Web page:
Would you write code without a design? Build hardware without a schematic? Configure a server without a plan? Of course not. Yet, how many of us learn technology without any planning, choosing resources at random in the hope that one of them will be worthwhile? This is horribly inefficient, and worse, can leave critical holes in your knowledge and skills. In this course you'll learn how to design a plan for learning any technology effectively and efficiently based on your own needs and goals.
Dan Appleman is a well known author, software developer, and speaker. Currently the CTO of Full Circle Insights, he is the author of numerous books, ebooks, and online courses on various topics (technology and other). His latest book is "Advanced Apex Programming" - advancedapex.com Personal Website http://danappleman.com.
The World Has Changed - and That's No Cliche Learning Technology in the Information Age. In this course, I intend to change the way you look at learning technology and education in general. I expect many of you will discover that the way you are currently learning technology is shockingly inefficient and that many of your assumptions about how to best learn technology are completely wrong. Now these are strong statements and you may be ready to dismiss them out of hand. After all, you've been learning technology all along, you've been working in the field, you've been getting good grades in your classes, you have certification. Take a moment and think back at the last technology you learned. Why did you bother? Did you think strategically and evaluate whether the benefits of learning that technology justified the effort? When you started, did you take the time to plan out your course of study or did you just grab whatever resources you happened to find, careening from website to book to course like a ball on a tilted pinball machine. How far did you get? Beginner, intermediate, expert? And did you choose the level that you wanted to reach ahead of time or just kept studying out of habit? That last one is a trick question. As it turns out, thinking of learning a technology as a spectrum from beginner to expert is hopelessly obsolete. I'm not going to waste your time here with clichés or obvious approaches like taking a class or using online search-defined information. That's common knowledge and the real problem is that common knowledge itself is obsolete. In this course, we're going to demolish some well-loved clichés and assumptions and explore what it really means to learn technology in the Information Age.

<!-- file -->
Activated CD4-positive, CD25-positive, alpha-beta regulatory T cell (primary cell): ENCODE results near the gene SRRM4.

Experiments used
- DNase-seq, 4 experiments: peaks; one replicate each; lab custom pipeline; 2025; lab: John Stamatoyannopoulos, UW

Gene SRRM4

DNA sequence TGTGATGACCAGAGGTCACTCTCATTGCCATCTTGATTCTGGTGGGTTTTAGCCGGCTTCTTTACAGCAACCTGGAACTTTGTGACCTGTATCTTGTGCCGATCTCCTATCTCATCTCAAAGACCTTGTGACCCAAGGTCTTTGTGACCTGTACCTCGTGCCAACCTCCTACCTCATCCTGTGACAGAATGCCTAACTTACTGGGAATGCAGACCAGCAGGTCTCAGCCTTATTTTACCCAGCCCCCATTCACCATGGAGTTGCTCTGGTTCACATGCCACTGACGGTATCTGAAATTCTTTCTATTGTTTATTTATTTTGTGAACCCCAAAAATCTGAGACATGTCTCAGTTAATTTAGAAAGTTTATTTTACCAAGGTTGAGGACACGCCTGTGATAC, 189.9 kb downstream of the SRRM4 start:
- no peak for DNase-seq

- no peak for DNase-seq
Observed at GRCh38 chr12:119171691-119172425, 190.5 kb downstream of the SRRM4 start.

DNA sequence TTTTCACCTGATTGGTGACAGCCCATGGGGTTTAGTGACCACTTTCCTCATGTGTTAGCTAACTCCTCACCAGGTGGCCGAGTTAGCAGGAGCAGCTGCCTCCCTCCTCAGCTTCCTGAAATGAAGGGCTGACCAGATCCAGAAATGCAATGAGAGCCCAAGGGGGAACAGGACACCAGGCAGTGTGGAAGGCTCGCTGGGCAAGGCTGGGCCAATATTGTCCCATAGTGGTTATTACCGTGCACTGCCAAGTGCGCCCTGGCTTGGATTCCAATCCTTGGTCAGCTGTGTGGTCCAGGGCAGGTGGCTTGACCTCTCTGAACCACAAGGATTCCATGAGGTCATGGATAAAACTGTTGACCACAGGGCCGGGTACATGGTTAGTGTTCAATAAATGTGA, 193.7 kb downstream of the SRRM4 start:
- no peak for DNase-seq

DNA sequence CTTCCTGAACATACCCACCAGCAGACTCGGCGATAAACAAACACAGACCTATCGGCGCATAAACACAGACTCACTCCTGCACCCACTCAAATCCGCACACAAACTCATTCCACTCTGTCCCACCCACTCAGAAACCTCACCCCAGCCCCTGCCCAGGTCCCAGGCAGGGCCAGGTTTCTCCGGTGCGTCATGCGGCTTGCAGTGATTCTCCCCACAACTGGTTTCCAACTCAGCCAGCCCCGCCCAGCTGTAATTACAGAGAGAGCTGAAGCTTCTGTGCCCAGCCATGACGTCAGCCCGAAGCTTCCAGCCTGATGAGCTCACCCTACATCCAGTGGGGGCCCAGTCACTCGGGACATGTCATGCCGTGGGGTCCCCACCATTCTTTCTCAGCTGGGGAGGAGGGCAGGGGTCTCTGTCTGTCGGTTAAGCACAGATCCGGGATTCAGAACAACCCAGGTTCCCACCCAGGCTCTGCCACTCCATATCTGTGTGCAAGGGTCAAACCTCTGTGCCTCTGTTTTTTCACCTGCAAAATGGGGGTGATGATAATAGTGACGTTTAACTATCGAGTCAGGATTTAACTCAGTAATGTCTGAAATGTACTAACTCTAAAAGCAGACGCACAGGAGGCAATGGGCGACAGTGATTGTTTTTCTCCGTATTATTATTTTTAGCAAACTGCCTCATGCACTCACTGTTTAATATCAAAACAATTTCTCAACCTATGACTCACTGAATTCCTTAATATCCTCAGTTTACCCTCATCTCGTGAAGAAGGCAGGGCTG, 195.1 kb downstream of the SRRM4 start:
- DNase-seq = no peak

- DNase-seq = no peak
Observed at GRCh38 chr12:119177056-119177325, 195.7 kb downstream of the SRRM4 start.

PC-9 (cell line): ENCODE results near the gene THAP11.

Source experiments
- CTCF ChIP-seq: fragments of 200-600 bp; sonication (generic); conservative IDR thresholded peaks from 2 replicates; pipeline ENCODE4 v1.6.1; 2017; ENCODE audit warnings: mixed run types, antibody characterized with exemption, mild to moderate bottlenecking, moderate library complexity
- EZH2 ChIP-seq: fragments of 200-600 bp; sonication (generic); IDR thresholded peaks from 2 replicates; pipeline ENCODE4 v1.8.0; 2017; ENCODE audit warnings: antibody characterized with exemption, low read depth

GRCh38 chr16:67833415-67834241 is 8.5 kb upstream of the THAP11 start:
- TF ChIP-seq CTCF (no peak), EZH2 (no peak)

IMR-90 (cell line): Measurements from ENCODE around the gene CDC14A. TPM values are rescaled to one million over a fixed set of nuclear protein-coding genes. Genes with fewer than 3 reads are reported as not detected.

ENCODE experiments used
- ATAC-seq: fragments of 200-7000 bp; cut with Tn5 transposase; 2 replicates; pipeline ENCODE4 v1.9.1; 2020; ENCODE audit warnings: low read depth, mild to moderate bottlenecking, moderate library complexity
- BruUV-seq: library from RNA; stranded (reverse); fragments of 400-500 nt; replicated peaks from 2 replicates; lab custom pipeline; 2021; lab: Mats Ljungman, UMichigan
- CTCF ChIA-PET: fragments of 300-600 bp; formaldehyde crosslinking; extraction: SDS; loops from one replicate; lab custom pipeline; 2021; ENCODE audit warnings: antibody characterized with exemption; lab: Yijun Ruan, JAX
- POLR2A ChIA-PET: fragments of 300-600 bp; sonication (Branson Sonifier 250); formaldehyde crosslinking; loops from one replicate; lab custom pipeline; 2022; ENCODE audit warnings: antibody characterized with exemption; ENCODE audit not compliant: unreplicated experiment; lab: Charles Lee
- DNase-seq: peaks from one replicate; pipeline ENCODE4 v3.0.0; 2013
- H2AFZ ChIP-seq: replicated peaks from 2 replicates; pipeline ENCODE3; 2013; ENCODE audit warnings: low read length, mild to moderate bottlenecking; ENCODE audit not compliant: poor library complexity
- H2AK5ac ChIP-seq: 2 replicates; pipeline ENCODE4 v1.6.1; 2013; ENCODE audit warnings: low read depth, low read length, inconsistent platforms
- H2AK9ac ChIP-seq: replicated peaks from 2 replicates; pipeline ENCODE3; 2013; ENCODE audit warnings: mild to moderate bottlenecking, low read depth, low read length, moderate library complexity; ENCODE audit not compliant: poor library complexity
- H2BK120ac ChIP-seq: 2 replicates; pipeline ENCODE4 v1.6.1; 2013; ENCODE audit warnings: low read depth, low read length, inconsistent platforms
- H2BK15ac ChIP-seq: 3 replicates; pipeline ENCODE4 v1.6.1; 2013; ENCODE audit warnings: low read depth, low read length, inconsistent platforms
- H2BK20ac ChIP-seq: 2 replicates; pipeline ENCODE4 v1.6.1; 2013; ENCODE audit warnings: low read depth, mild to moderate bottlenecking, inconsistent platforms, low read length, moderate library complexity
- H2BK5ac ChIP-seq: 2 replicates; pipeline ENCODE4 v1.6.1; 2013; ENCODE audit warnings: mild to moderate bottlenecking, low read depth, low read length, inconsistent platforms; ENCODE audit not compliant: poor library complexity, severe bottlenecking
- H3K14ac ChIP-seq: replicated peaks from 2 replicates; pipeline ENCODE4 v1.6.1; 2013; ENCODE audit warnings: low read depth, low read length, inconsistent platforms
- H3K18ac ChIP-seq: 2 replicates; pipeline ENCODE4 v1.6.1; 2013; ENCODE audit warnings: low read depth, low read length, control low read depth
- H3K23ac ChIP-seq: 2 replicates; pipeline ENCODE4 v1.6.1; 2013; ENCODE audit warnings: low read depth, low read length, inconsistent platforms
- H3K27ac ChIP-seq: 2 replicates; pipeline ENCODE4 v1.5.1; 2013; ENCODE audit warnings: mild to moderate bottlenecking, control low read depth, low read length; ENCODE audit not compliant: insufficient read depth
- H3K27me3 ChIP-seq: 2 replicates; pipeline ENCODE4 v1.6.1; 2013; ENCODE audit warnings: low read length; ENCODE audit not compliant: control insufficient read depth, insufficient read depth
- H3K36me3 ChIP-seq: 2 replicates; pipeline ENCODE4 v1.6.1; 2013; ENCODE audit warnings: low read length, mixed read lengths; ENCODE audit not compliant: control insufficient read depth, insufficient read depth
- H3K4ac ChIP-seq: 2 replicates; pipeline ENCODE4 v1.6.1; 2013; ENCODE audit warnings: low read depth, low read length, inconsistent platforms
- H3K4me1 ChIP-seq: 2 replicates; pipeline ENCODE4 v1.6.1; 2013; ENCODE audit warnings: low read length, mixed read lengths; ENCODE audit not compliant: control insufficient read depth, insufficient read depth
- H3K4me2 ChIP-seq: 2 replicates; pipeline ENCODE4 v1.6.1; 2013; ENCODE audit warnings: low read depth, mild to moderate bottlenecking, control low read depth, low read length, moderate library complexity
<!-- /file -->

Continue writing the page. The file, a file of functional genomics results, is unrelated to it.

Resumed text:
Learning Paths When we think of learning anything, there is a tendency to think of it as a journey from beginner to expert. We start out at the beginning of a path, knowing nothing about a subject, then travel along the road picking up bits of knowledge along the way until we reach a finish line that declares us an expert. Except that, in technology at least, as soon as you reach a finish line the officials congratulate you and mention that, by the way, we've moved the finish line out beyond that distant hill, so you really should start running again. Even if we do question this view of learning as a journey, it's usually to observe that the path is never straight. It has twists and turns, road blocks and potholes, and occasional dead end spurs where we discover that the things we learned turned out to be completely wrong. This model of learning as a journey was occasionally a useful tool a decade ago, but it's completely flawed for the Information Age. instead, look at learning as four distinct paths or tracks. I'll call them fundamentals, information, skills, and innovation. Each one of these represents a distinct journey. Dividing learning into four tracks this way gives us a mental model to better understand the learning process and the characteristics of different types of knowledge.
Knowledge, Skills and Practice One of the major characteristics of the Information Age is that information is widely available. No, let me rephrase that. We are overwhelmed by information, we are pummeled by it. Every day we have incoming emails, tweets, chats, posts, blogs, news, texts, and all manner of other bits of information clamoring for our attention. If you want to learn something, the challenge is no longer finding information, it's filtering information. Which content is accurate, which content is relevant, which content is useful, what combination of content represents the most efficient way for you to learn what you want to learn? As a result, much of the time, our progress learning a new technology is much like that of the classic drunken sailor problem. We know we're going to get where we need to go, but we might spend an indeterminate amount of time wandering around in random directions trying to get there. The purpose of this module is to bring some reason and order to the process of learning and to see how one might address learning on all four tracks that we defined earlier.